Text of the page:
In my last article I discussed the importance of evaluating the ability of a company to service all claims senior to common shareholders. This first article focused on assessing the ability of a company to service its debt obligations; in this follow up article, we will take a look at how to quantify pension risk, and then end with a brief look at some additional factors that can impair a company’s financial strength.
The funded status of a company’s pension plan can present a risk to a company’s financial strength, as a decline in the value of plan assets (always possible during a bear market) can in some cases require a company to make contributions that are a significant fraction of the company’s earnings. A pension’s funding status is given by the difference between the plan’s assets at market value and the projected benefit obligation (the sum of expected future benefits discounted to the present), with a positive value indicating over-funding and a negative value indicating under-funding.
Although a pension surplus might seem to indicate low pension risk, this is not always the case. The problem is that a bear market can cause the funded status of a company’s pension plan to move from over-funded to under-funded in a single year. For this reason, I prefer to focus on the relative size of a company’s potential required contribution compared to the company’s earnings.
Under the new ERISA requirements (“CRS Report for Congress”, April 10, 2008), a company has seven years to make up a pension shortfall, over which the minimum company contribution is equal to the “target normal cost”, which is equal to the benefits expected to be paid out in the current year. With this in mind, I quantify pension risk as the ratio of the expected benefits to be paid in the current year to the company’s pre-tax earnings. When computing this ratio, I also add in postretirement health benefits. I prefer this ratio to be less than 10%, and avoid companies where it is larger than 20%. In practice, since earnings can be volatile, I compute this ratio using a company’s pre-tax sustainable earnings. The computation of sustainable earnings is discussed in this article.
To get an idea of the level of this ratio that can be indicative of future financial distress, in 2004 General Motors paid $11,215 million in benefits, and earned $1,894 million pre-tax, giving a ratio of 590%. Being charitable, we could use General Motor’s free cash flow of $5,308M in place of pre-tax earnings, bringing the ratio down to 211%, still in considerable excess of our upper limit. In comparison, we can look at Procter & Gamble’s 2008 ratio of benefits paid to pre-tax sustainable earnings, which is 4%; here it is pretty clear that the company’s pension does not create a significant risk.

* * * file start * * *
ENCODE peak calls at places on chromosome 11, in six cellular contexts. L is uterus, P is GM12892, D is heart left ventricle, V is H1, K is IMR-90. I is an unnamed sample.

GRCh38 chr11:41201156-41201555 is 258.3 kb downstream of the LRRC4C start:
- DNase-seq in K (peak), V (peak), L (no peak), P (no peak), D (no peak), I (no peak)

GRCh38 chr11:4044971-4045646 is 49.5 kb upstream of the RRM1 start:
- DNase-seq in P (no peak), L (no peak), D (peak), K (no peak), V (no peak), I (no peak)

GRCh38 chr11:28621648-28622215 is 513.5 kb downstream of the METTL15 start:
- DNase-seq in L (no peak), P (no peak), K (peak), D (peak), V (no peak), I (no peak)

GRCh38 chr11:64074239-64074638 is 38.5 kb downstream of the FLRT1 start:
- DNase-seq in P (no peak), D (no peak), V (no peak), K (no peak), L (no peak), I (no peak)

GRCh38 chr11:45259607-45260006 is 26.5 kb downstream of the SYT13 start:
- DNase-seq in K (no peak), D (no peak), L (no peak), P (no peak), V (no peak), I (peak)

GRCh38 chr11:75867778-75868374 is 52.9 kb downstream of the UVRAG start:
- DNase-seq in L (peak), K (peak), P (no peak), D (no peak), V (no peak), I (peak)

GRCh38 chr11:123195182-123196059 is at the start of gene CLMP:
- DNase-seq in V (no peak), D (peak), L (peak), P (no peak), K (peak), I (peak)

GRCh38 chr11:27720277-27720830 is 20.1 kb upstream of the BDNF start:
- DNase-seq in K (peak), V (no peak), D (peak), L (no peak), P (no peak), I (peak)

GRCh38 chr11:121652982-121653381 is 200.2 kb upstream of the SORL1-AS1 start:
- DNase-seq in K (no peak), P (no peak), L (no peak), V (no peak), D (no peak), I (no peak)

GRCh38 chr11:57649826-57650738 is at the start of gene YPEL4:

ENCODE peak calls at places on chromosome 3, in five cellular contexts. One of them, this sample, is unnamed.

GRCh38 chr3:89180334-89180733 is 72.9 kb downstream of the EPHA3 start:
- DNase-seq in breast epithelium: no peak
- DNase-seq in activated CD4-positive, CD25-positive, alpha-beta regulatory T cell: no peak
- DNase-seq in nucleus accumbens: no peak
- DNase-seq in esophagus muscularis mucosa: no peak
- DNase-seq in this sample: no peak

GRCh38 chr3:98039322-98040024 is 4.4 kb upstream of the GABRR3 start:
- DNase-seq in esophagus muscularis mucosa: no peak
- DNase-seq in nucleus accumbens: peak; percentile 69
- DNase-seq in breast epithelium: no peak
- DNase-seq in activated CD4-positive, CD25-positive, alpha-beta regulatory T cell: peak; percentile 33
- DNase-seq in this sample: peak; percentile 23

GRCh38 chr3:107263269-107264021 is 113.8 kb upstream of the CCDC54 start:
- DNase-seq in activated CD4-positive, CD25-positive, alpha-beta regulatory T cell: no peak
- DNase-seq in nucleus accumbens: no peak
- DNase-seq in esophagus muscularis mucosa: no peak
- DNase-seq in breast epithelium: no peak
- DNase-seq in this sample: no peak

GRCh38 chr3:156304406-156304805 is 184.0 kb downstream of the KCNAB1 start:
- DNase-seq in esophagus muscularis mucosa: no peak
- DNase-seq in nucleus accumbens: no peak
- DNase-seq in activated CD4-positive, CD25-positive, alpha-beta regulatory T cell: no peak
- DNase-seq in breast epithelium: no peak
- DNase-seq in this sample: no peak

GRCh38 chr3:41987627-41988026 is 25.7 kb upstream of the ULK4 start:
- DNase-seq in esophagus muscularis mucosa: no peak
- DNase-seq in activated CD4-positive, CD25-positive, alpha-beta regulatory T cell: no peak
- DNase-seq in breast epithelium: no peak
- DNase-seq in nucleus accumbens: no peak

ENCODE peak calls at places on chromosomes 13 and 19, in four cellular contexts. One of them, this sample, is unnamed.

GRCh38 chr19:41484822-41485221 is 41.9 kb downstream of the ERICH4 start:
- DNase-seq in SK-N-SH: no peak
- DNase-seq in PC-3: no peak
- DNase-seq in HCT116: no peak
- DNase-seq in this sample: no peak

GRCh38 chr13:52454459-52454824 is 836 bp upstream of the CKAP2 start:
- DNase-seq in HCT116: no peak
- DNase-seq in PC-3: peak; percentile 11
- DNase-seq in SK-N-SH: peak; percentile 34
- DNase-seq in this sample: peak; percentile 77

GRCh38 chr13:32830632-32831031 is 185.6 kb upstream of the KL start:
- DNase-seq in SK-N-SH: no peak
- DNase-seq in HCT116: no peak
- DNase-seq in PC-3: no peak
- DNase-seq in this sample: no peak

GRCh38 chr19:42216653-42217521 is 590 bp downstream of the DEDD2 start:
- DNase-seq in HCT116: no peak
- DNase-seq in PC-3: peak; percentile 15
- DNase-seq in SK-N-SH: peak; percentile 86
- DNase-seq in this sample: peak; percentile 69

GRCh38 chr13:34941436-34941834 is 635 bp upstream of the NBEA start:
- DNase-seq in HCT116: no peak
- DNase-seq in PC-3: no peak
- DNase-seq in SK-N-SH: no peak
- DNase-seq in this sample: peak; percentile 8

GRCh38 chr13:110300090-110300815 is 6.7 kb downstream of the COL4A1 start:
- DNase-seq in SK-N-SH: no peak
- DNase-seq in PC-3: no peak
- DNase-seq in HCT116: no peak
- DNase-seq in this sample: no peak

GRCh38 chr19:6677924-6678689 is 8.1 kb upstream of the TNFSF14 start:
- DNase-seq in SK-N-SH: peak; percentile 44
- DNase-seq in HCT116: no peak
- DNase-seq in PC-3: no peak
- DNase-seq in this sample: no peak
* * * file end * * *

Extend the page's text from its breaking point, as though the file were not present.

Inflation caused by wage-price spirals can create significant increases in a company’s employment costs. This can occur when employees expect prices to increase, and have the bargaining power to demand corresponding increases in wages. This is more of a problem with a unionized workforce, particularly if there are cost of living increases built into long-term contracts. Whatever the cause of an increase in employment costs, a company will be less affected when total employment costs are a smaller percentage of the company’s pre-tax earnings. Some companies do not disclose total employment costs, so instead we can look at pre-tax profit per employee, with a higher number indicating a lower sensitivity to an increase in employment costs.
As an example, let’s compare Procter and Gamble (PG) with Wal-Mart (WMT). In FY 2008, Procter and Gamble had pre-tax income per employee of $129,100, whereas in FY 2008, Wal-Mart had pre-tax income per employee of $10,000. Although labor costs are not currently an issue with Wal-Mart’s cost advantage, legislation is currently being considered that will make it easier for employees to form a union. If this legislation were passed, the increased employee bargaining power could pose a threat to Wal-Mart’s cost advantage. Although Procter and Gamble would also be negatively impacted by increased employee bargaining power, the effect would be less than in Wal-Mart’s case for two reasons. First, Procter & Gamble’s higher per employee pre-tax profit indicates that the company’s earnings are less sensitive to the cost of labor than Wal-Mart. And second, Procter & Gamble competes on the basis of differentiation as opposed to cost. Note that the purpose of this comparison is not to give an opinion as to which is the better company (I personally think Wal-Mart is a great company), but rather to provide a comparison of two company’s relative sensitivity to changes in employment costs.
Industry Specific Risks
I also take a close look at any risks specific to the business the company operates in. Some examples of these types of risk include litigation risk for tobacco companies, or the risk of huge claims payouts for bond insurers that decided to insure CDOs. When analyzing a bank, we would need to look at other factors, including the stability of liabilities used to fund assets, net interest margin, the ratio of total assets to tangible equity, liquidity profile (maturing liabilities compared to maturing assets), the credit quality of borrowers, the loan book’s loan to value distribution, and much more.
A company’s competitive position also has a large bearing on its financial strength. However, I analyze this separately when I quantify a company’s demonstrated competitive advantage and assess a company’s future prospects, which will be the subject of my next article.
For a complete list of metrics I use to evaluate a company’s financial strength, check out Chapter 5 of my book, which can be downloaded from my website.
Но сейчас только без четверти. Двухцветный посмотрел на часы Беккера. Его лицо казалось растерянным.